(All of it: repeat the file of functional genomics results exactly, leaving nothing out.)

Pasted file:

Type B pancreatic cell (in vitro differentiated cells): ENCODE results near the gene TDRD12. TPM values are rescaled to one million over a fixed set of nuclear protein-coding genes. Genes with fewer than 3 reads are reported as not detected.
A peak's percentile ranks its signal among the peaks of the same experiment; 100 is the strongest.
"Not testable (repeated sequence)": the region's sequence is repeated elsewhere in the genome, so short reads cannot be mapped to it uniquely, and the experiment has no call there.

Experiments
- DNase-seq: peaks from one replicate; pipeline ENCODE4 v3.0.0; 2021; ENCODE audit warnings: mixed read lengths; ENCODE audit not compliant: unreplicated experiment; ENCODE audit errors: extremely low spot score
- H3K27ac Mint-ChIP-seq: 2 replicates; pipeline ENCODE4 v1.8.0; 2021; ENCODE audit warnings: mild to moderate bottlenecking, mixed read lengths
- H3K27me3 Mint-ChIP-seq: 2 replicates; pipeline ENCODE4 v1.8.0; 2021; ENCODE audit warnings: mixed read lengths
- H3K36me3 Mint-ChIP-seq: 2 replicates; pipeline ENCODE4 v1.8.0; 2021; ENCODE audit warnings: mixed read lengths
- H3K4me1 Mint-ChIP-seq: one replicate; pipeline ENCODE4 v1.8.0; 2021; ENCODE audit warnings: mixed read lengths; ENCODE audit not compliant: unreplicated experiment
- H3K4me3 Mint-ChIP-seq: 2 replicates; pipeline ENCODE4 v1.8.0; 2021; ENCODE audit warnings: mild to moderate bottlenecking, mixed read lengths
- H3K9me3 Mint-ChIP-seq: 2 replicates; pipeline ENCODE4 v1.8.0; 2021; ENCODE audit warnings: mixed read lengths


Type B pancreatic cell (in vitro differentiated cells): ENCODE results near the gene TDRD12. TPM values are rescaled to one million over a fixed set of nuclear protein-coding genes. Genes with fewer than 3 reads are reported as not detected.
A peak's percentile ranks its signal among the peaks of the same experiment; 100 is the strongest.
"Not testable (repeated sequence)": the region's sequence is repeated elsewhere in the genome, so short reads cannot be mapped to it uniquely, and the experiment has no call there.

Experiments
- DNase-seq: peaks from one replicate; pipeline ENCODE4 v3.0.0; 2021; ENCODE audit warnings: mixed read lengths; ENCODE audit not compliant: unreplicated experiment; ENCODE audit errors: extremely low spot score
- H3K27ac Mint-ChIP-seq: 2 replicates; pipeline ENCODE4 v1.8.0; 2021; ENCODE audit warnings: mild to moderate bottlenecking, mixed read lengths
- H3K27me3 Mint-ChIP-seq: 2 replicates; pipeline ENCODE4 v1.8.0; 2021; ENCODE audit warnings: mixed read lengths
- H3K36me3 Mint-ChIP-seq: 2 replicates; pipeline ENCODE4 v1.8.0; 2021; ENCODE audit warnings: mixed read lengths
- H3K4me1 Mint-ChIP-seq: one replicate; pipeline ENCODE4 v1.8.0; 2021; ENCODE audit warnings: mixed read lengths; ENCODE audit not compliant: unreplicated experiment
- H3K4me3 Mint-ChIP-seq: 2 replicates; pipeline ENCODE4 v1.8.0; 2021; ENCODE audit warnings: mild to moderate bottlenecking, mixed read lengths
- H3K9me3 Mint-ChIP-seq: 2 replicates; pipeline ENCODE4 v1.8.0; 2021; ENCODE audit warnings: mixed read lengths